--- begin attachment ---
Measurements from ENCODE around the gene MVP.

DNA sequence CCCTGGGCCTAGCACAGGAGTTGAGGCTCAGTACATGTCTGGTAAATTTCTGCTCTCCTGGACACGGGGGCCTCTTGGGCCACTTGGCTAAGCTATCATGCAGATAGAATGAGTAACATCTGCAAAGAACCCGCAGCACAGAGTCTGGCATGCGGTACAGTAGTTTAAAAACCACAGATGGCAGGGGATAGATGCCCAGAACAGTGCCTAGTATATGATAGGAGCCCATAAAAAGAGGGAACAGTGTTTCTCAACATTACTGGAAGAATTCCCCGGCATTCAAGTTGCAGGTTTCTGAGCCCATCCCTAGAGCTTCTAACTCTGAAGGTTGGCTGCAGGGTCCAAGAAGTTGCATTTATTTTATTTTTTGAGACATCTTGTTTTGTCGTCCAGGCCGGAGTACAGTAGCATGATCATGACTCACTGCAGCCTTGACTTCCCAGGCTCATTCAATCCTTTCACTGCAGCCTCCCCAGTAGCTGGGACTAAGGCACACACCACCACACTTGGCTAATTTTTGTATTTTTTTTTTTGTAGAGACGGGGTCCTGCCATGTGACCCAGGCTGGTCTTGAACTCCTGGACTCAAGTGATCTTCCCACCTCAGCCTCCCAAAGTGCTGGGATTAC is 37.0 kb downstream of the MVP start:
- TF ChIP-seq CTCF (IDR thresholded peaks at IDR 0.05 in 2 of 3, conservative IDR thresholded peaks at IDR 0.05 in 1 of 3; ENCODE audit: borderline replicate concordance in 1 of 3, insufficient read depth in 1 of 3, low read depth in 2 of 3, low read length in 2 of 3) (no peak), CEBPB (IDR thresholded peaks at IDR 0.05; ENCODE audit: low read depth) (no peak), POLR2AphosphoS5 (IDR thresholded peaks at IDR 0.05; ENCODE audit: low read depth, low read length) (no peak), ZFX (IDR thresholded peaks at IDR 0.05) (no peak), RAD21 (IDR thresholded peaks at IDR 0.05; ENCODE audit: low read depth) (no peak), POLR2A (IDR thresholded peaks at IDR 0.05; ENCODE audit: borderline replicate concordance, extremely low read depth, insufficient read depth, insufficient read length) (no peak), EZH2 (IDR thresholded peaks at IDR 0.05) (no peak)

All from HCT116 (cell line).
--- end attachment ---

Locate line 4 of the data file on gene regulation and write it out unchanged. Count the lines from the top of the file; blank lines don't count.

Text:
All from HCT116 (cell line).